Chansley became known prior to the insurrection for the tattoos, coonskin cap, and viking horns he sported to conspiracy theory rallies. He was in full regalia when he broke into the Capitol on Jan. 6, making his way into the Senate chamber where he was photographed famously. Federal prosecutors want to make him pay. In a sentencing memo filed late Tuesday night, they recommended Chansley serve 51 months in prison for his role in the attack.
Prosecutors cited how Chansley became the “face” of the Capitol riot, that he was one of the first to enter the building, and that once inside he played the role of ring leader. “The defendant was among the first 30 rioters to penetrate the U.S. Capitol building,” the filing read. “The defendant then stalked the hallowed halls of the building, riling up other members of the mob with his screaming obscenities about our nation’s lawmakers, and flouting the ‘opportunity’ to rid our government of those he has long considered to be traitors.”
Chansley is one of three Capitol rioters who has faced a felony sentence. Prosecutors recommended 18 months for Paul Hodgkins before he was sentenced to serve eight months. They recommended 44 for Scott Fairlamb, who received 41 months on Wednesday. The stiff recommendation for Chansley, prosecutors say, is due factors like his failure to comply with officers inside the Capitol, the fact that he was carrying a spear, and the absence of any contrition following the attack. “Chansley showed no remorse in the days after the event, gloating to NBC News that the actions of the rioters that day sent our nation’s law makers into hiding, with gas masks, retreating into their underground bunker,” the filing read.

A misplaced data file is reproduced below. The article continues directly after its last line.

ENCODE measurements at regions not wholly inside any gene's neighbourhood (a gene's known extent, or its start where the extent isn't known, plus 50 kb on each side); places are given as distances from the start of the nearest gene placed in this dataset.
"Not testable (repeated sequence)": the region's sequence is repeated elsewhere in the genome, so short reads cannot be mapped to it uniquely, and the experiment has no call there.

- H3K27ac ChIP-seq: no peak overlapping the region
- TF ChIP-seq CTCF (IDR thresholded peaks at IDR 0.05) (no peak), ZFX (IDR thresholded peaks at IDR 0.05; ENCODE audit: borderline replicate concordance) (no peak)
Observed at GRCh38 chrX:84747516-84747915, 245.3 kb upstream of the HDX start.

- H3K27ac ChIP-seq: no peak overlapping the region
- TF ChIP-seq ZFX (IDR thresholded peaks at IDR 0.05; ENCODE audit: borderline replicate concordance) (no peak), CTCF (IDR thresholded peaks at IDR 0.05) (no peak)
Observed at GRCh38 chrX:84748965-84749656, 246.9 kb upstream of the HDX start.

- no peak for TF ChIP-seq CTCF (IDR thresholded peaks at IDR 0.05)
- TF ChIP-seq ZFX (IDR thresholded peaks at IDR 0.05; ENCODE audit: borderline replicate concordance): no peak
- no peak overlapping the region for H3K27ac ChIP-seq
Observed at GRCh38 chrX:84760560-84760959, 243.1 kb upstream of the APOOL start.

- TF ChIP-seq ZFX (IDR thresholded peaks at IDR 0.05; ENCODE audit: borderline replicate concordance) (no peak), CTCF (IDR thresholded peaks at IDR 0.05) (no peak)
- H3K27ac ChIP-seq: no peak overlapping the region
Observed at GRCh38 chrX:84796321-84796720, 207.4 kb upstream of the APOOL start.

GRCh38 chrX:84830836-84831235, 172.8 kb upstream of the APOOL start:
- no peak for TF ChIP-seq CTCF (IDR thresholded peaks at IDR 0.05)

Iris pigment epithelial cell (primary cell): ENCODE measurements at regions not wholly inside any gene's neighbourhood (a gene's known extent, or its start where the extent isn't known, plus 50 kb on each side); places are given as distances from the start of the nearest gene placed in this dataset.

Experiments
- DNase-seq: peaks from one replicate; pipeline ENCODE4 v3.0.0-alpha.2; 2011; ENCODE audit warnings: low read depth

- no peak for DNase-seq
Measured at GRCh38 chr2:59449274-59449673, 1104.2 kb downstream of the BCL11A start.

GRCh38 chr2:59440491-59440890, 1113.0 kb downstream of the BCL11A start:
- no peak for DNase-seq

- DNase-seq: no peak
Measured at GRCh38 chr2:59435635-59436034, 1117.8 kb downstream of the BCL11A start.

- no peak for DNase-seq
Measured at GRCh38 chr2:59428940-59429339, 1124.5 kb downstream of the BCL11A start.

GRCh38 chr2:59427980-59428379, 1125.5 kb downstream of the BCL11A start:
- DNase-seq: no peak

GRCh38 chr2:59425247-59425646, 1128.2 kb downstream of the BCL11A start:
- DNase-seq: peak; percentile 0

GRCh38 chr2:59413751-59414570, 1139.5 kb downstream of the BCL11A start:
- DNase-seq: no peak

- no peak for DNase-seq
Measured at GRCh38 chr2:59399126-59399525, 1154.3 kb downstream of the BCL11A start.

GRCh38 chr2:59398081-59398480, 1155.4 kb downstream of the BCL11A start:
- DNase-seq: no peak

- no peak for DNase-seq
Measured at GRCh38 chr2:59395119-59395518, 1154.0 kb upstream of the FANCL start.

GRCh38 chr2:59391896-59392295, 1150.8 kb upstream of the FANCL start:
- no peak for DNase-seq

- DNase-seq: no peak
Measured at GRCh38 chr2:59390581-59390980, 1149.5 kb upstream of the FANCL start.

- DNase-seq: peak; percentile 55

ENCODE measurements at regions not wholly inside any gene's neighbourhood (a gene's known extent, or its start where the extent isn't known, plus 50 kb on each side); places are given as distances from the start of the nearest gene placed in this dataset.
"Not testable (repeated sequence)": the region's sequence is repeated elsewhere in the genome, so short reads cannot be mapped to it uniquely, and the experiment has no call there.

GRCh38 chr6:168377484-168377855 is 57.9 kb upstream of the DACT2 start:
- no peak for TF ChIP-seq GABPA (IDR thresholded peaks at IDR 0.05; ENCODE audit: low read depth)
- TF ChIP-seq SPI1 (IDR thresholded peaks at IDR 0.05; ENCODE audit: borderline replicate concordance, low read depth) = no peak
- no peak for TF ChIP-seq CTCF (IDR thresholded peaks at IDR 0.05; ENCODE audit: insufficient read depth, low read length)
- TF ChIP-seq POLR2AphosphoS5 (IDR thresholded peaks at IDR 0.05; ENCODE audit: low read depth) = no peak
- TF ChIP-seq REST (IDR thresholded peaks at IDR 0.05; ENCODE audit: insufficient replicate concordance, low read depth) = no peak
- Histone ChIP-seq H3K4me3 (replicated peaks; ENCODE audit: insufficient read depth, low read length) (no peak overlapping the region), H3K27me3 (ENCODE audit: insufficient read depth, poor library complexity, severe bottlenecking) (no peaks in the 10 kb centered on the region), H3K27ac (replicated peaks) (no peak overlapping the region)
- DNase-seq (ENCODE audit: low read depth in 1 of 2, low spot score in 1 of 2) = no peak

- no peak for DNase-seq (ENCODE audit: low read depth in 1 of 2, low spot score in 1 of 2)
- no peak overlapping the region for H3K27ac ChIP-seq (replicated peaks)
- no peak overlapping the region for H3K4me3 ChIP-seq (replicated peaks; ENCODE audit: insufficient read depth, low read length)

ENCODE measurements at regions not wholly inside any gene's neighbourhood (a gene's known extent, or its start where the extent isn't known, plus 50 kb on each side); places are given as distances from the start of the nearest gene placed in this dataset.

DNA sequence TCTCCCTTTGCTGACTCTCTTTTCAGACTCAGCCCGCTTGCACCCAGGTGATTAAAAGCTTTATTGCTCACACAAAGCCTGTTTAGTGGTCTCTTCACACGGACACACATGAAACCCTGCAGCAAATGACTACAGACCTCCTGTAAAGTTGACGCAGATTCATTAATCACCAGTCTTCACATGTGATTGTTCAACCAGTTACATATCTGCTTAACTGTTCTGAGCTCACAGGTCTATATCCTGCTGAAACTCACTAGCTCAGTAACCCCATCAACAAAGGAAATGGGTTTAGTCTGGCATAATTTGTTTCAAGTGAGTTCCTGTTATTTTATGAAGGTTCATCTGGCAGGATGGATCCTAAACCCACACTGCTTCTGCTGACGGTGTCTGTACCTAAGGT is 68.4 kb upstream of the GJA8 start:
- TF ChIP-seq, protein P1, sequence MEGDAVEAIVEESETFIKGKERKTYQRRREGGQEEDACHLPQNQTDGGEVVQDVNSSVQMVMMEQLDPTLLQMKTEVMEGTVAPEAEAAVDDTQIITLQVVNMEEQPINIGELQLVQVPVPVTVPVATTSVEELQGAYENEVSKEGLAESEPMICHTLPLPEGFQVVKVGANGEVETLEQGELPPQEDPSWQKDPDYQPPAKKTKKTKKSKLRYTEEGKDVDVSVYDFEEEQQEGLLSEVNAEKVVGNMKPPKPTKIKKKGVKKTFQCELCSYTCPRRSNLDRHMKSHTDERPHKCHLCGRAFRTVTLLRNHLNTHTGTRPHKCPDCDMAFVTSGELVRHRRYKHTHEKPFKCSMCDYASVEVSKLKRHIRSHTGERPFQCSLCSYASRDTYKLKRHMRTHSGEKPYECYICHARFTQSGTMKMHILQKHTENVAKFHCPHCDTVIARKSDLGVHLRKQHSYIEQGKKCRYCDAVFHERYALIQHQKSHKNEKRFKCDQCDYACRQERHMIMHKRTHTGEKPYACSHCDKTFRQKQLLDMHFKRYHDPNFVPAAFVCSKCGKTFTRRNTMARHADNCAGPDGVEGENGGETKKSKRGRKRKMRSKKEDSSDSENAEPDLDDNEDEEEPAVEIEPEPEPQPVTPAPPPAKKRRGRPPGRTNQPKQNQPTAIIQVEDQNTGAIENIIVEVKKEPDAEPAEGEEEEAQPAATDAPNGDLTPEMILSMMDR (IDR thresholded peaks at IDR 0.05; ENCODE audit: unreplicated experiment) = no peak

Chansley pleaded guilty to a felony obstruction charge in September, with his lawyer Al Watkins noting that his client was trying “to step away and distance himself” from the “vortex” of QAnon. “The path charted by Mr. Chansley since January 6 has been a process, one which has involved pain, depression, solitary confinement, introspection, recognition of mental health vulnerabilities, and a coming to grips with the need for more self-work,” Watkins added.
Watkins is now trying to claim that the 10 months Chansley has already served since his arrest in January is punishment enough, citing Chansley’s mental health and quoting Forrest Gump in a request for leniency filed Tuesday. “‘My momma always said, you’ve got to put the past behind you before you can move on.’ —Forest Gump,” Watkins wrote, misspelling the title of the 1994 Best Picture winner.